Three questions for Sergio Ermotti
Who is your leadership hero?
My heroes when I was young were footballers, like Johan Cruyff. I don’t know if that sounds arrogant, but from a leadership standpoint, I don’t have a hero.
If you weren’t a leader, what would you be?
If you are not a leader, you are a follower, right? I started at 27 to be a leader, to lead small teams and so on. It’s now almost part of my DNA.
What was the first lesson in leadership you learned?
My father was a normal employee of a bank responsible for the postal service. So nothing very important, but he took it very seriously, very passionately. I saw him work until his last day before retirement as if he was there to work for the next five years. This is probably something that motivates me now to really give 100% to UBS until the last minutes.
In 1975, Mr. Ermotti left school at age 15 to become a footballer, but quickly realized he “wasn’t good enough” and decided to become a sports teacher instead. But first, he had to do an apprenticeship and was assigned to the securities department of a family private bank.
Initially dismissing business as “boring,” the experience “changed my life” and “when I was 16, I knew I wanted to be a trader,” he says. “I heard people talk about political issues, economics, the financial market was hectic, everything that was going on in the world was affecting what these people were doing. . . every day was different.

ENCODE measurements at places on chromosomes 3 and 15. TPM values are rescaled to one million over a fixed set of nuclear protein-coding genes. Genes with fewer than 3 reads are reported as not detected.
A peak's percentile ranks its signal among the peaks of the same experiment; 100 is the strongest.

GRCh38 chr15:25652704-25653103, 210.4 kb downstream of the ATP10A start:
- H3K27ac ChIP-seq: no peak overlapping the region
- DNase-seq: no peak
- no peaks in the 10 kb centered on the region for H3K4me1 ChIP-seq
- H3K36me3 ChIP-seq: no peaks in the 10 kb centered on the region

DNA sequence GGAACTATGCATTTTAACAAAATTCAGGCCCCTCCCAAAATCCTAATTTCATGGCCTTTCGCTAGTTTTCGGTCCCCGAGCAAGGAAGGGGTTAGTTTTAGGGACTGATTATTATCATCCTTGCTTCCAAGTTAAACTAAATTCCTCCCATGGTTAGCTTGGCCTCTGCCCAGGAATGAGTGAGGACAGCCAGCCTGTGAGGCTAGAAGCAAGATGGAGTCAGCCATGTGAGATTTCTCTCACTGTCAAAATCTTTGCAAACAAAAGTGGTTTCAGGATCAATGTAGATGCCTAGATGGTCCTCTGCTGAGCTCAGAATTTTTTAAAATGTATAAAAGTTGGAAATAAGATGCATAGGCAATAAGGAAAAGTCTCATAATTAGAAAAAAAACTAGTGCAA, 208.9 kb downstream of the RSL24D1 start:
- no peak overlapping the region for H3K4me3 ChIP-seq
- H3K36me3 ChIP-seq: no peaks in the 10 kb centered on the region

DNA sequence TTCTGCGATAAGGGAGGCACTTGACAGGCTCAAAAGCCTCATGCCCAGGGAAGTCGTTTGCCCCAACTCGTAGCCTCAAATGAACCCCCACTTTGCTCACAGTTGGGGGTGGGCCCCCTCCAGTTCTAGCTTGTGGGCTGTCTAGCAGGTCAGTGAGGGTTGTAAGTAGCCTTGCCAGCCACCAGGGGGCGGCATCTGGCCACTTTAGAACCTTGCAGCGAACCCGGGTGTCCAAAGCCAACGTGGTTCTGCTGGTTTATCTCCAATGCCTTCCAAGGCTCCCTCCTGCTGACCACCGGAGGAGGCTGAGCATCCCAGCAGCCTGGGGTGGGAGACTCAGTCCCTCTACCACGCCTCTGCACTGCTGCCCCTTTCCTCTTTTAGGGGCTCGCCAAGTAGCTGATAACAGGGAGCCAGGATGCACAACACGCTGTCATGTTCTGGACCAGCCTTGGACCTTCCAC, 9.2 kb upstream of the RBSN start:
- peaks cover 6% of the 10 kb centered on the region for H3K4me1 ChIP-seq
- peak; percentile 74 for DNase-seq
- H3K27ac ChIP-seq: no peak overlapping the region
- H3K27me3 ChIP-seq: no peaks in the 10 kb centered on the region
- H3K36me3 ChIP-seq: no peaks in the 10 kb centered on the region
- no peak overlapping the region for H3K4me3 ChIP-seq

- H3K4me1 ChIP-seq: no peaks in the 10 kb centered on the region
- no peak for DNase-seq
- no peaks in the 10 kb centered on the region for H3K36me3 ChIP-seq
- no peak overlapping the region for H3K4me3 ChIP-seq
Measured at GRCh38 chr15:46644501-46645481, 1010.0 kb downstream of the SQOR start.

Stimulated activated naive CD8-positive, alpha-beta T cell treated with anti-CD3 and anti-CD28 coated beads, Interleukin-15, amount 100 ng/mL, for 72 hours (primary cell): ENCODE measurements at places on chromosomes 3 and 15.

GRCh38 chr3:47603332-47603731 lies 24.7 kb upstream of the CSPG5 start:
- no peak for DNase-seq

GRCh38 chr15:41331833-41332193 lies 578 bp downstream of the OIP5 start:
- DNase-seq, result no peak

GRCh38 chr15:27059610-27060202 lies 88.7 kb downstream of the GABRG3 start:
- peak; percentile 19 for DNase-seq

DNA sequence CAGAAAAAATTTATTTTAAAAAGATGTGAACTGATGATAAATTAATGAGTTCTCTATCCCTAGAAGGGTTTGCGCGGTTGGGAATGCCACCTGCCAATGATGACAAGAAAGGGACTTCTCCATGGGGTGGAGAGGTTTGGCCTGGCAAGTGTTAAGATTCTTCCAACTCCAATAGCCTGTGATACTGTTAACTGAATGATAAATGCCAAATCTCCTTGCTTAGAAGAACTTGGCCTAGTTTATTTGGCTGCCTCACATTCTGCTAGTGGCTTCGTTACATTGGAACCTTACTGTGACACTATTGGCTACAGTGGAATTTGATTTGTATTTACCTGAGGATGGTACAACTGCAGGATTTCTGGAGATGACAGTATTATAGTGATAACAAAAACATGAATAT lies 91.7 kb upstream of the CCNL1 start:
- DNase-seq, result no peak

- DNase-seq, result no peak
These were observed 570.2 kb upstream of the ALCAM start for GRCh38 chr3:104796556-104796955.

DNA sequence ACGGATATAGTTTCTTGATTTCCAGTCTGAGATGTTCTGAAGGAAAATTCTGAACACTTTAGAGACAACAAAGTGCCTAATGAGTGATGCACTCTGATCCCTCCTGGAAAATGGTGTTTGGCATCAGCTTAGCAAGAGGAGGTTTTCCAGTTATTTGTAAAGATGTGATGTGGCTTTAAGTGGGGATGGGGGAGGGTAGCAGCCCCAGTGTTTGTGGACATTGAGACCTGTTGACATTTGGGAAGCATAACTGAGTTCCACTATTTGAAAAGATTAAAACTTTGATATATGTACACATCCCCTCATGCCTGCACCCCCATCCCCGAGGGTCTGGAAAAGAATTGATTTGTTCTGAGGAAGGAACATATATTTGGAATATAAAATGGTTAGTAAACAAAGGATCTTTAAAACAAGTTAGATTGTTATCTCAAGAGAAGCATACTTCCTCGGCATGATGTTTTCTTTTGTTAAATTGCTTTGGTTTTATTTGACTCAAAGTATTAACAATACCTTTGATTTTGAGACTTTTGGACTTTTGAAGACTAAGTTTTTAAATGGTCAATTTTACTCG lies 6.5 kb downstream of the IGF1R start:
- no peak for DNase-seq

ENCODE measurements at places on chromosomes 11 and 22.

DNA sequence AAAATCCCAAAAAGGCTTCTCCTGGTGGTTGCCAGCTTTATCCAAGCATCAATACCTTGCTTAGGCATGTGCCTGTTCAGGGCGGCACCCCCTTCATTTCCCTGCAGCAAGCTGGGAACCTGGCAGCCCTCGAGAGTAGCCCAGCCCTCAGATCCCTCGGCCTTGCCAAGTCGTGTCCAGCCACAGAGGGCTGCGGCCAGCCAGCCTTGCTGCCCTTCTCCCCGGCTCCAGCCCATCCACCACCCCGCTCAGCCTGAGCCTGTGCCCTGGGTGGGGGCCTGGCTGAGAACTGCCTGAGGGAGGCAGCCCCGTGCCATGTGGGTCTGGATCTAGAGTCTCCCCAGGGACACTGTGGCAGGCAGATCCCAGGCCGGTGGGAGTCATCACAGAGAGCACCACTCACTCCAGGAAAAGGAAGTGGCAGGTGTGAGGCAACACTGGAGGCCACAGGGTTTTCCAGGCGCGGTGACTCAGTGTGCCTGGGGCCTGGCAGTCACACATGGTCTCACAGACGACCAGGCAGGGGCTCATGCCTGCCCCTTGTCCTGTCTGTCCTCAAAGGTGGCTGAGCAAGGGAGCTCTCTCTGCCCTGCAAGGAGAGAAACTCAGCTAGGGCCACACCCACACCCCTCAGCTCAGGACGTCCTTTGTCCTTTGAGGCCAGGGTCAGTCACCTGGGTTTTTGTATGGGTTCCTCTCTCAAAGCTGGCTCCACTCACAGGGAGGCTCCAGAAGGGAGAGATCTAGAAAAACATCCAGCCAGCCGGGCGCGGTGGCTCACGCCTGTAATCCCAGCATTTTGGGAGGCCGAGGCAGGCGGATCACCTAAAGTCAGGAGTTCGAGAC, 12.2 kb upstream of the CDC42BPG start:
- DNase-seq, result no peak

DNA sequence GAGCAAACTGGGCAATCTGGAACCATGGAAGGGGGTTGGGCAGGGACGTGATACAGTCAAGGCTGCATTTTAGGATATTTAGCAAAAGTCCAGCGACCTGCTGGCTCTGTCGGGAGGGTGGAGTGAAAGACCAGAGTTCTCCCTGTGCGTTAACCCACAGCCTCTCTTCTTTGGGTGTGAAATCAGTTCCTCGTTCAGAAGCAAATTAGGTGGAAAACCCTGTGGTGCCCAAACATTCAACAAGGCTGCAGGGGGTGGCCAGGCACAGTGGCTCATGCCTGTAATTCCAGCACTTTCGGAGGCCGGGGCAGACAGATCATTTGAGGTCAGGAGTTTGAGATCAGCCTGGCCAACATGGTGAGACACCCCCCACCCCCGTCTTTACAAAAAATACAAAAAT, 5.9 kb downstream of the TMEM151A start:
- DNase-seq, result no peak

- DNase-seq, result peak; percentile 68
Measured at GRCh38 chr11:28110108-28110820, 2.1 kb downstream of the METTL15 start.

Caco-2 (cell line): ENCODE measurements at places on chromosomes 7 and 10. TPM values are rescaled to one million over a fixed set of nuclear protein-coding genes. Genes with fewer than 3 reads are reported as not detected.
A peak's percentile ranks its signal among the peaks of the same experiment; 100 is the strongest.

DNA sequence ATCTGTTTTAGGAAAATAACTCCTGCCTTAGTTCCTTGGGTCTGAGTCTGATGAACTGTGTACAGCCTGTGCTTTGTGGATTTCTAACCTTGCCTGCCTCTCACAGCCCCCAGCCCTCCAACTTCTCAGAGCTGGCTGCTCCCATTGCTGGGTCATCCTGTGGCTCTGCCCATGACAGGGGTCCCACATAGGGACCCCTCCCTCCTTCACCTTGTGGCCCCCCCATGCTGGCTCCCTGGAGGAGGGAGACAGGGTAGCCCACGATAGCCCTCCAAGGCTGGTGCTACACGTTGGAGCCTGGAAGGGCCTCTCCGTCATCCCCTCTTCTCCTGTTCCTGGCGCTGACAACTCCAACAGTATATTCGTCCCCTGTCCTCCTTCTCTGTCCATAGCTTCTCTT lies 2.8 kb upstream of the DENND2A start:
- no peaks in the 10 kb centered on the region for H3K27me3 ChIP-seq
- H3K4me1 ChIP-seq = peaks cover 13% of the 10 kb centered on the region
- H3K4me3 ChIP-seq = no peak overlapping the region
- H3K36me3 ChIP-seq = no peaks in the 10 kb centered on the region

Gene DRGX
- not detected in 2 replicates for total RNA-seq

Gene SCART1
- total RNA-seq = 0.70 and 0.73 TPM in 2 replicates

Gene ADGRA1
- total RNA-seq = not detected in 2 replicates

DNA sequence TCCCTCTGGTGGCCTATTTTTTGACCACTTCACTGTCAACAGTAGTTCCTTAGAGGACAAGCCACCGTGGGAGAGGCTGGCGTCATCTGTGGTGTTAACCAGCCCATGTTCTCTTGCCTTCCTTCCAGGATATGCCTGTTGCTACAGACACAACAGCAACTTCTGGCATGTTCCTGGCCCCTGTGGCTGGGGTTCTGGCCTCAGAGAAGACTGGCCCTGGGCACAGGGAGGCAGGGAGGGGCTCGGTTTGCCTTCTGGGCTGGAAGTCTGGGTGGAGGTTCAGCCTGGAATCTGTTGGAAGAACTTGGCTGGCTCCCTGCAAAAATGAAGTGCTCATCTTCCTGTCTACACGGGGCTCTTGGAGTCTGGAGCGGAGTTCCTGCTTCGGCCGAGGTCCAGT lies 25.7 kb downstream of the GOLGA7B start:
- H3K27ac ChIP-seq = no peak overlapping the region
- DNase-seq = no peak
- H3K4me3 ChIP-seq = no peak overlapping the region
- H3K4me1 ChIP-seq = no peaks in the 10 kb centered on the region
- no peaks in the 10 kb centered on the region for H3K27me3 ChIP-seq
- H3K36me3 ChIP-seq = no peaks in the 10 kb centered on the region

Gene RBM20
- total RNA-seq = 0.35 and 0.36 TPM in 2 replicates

His first big move was to Citibank in Zurich, and then in 1987, Merrill Lynch asked him to open an operation in the Swiss capital markets when he was only 27 years old.
Running rapacious trading rooms and overseeing wealth managers with the ear of some of the world’s richest people, Mr. Ermotti has had to deal with many mercurial figures, including a former wealth management boss. Jürg Zeltner – died this year – and Andrea Orcel, which he recruited to turn around UBS’s investment bank.
When managing ‘great personalities. . . I always try to be complementary, to let people run their business, to intervene only when necessary, ”he says.
I have “a philosophy like when I was captain of the football team in my youth. . . You have to create teamwork, knowing that it is not possible to be friends all the time.
“As long as everyone was driving in the same direction, I had no problem. . .[but]when people think more about their own personal profile and their own interests than. . . the good of the customers and the organization, that doesn’t work, ”he adds.
“I don’t want to have blind loyalty, but I expect fairness and transparency, and when I find out people aren’t like that, I act on it.”
Does that mean getting rid of it? “Yes.”
Mr. Ermotti has never shied away from expressing direct opinions. Still one of the highest paid bankers in Europe – earning an average of 11.5 million francs a year during his tenure – in 2017, he said criticism from regulators on premiums were “created by people who may be frustrated that they don’t make that kind of money.”
Last year he started a Twitter account, @UBS_CEO. And when the bank was going through a bad profit patch, it got stuck in a French tax scandal for € 4.5 billion, has been criticized for cutting women’s wages maternity leave and speculation swirled about his future, he sometimes used it to castigate news agencies, including the Financial Times, for their coverage of the lender.
Mr. Ermotti maintains that he takes criticism well as a leader, when it is justified. “I’m generally open to criticism, but what I don’t like are superficial and uninformed people,” he says. “If there’s one thing I really hate, it’s hypocrisy. . . For me, this is one of the worst ailments in our society.